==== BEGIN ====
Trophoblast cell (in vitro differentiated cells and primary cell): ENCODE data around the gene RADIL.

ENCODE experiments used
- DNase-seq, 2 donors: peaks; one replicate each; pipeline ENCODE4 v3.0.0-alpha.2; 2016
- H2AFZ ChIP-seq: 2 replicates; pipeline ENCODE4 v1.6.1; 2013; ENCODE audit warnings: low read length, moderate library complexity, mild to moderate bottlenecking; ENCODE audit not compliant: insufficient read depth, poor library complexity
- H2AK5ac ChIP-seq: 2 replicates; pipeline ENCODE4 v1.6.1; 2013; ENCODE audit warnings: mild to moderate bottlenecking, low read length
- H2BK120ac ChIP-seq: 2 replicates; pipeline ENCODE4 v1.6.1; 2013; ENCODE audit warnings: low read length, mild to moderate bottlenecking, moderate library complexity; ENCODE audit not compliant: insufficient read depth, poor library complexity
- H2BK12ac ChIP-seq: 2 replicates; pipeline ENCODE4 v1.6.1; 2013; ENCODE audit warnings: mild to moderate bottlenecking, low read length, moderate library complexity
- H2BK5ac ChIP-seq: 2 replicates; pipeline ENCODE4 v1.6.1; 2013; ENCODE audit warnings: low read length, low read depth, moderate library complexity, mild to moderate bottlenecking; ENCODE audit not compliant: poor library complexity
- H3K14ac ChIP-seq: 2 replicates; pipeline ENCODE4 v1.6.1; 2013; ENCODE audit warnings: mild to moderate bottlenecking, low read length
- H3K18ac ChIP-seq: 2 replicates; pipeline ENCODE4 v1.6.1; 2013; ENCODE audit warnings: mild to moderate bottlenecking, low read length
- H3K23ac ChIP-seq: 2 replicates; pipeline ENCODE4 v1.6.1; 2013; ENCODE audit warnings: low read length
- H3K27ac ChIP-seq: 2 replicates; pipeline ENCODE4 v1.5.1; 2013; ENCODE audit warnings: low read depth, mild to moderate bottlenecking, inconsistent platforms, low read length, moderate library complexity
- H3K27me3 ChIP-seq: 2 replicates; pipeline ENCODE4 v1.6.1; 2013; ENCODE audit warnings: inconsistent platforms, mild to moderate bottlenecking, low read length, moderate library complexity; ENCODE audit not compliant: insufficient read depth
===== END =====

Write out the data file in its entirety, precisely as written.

Trophoblast cell (in vitro differentiated cells and primary cell): ENCODE data around the gene RADIL.

ENCODE experiments used
- DNase-seq, 2 donors: peaks; one replicate each; pipeline ENCODE4 v3.0.0-alpha.2; 2016
- H2AFZ ChIP-seq: 2 replicates; pipeline ENCODE4 v1.6.1; 2013; ENCODE audit warnings: low read length, moderate library complexity, mild to moderate bottlenecking; ENCODE audit not compliant: insufficient read depth, poor library complexity
- H2AK5ac ChIP-seq: 2 replicates; pipeline ENCODE4 v1.6.1; 2013; ENCODE audit warnings: mild to moderate bottlenecking, low read length
- H2BK120ac ChIP-seq: 2 replicates; pipeline ENCODE4 v1.6.1; 2013; ENCODE audit warnings: low read length, mild to moderate bottlenecking, moderate library complexity; ENCODE audit not compliant: insufficient read depth, poor library complexity
- H2BK12ac ChIP-seq: 2 replicates; pipeline ENCODE4 v1.6.1; 2013; ENCODE audit warnings: mild to moderate bottlenecking, low read length, moderate library complexity
- H2BK5ac ChIP-seq: 2 replicates; pipeline ENCODE4 v1.6.1; 2013; ENCODE audit warnings: low read length, low read depth, moderate library complexity, mild to moderate bottlenecking; ENCODE audit not compliant: poor library complexity
- H3K14ac ChIP-seq: 2 replicates; pipeline ENCODE4 v1.6.1; 2013; ENCODE audit warnings: mild to moderate bottlenecking, low read length
- H3K18ac ChIP-seq: 2 replicates; pipeline ENCODE4 v1.6.1; 2013; ENCODE audit warnings: mild to moderate bottlenecking, low read length
- H3K23ac ChIP-seq: 2 replicates; pipeline ENCODE4 v1.6.1; 2013; ENCODE audit warnings: low read length
- H3K27ac ChIP-seq: 2 replicates; pipeline ENCODE4 v1.5.1; 2013; ENCODE audit warnings: low read depth, mild to moderate bottlenecking, inconsistent platforms, low read length, moderate library complexity
- H3K27me3 ChIP-seq: 2 replicates; pipeline ENCODE4 v1.6.1; 2013; ENCODE audit warnings: inconsistent platforms, mild to moderate bottlenecking, low read length, moderate library complexity; ENCODE audit not compliant: insufficient read depth